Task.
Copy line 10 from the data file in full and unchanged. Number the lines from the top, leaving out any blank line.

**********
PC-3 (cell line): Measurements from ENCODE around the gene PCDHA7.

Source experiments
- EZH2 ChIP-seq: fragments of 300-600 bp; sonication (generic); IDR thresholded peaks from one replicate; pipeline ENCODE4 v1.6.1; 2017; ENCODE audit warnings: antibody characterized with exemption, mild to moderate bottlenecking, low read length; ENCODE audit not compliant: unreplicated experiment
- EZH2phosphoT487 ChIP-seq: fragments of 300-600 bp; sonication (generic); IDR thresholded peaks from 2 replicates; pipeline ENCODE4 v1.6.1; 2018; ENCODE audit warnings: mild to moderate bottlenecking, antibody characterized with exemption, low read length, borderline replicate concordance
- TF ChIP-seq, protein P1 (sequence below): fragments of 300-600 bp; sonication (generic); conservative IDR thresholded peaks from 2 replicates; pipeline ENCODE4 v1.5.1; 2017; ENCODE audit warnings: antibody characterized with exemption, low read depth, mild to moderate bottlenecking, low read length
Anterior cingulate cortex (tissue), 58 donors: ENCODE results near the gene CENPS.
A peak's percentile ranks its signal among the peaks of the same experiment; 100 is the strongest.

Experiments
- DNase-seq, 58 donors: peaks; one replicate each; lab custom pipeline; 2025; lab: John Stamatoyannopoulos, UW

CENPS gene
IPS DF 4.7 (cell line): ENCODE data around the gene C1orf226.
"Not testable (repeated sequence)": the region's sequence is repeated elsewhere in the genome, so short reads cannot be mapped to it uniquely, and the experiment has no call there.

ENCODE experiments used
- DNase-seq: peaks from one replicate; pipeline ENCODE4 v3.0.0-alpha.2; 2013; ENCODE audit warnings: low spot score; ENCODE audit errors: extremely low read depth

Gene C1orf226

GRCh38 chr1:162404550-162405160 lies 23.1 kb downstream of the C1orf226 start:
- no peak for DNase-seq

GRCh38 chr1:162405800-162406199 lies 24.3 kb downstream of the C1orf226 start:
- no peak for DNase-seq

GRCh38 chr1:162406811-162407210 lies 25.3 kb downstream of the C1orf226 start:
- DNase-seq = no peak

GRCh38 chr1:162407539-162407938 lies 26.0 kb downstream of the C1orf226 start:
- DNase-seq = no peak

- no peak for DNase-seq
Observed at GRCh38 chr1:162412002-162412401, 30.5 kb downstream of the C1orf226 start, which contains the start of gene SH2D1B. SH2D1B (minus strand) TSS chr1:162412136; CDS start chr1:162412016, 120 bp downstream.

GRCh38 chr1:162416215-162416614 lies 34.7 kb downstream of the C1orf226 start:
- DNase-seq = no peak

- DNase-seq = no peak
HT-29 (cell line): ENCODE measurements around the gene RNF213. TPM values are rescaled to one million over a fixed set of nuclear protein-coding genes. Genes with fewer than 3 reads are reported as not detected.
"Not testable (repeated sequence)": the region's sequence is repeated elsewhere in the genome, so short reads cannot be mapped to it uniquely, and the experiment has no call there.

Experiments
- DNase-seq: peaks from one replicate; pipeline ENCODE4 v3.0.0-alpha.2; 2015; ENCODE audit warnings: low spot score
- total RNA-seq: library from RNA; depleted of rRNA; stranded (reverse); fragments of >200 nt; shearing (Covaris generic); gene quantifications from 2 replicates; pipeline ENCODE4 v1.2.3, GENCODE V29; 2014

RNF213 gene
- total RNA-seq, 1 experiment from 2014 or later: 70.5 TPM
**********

CENPS gene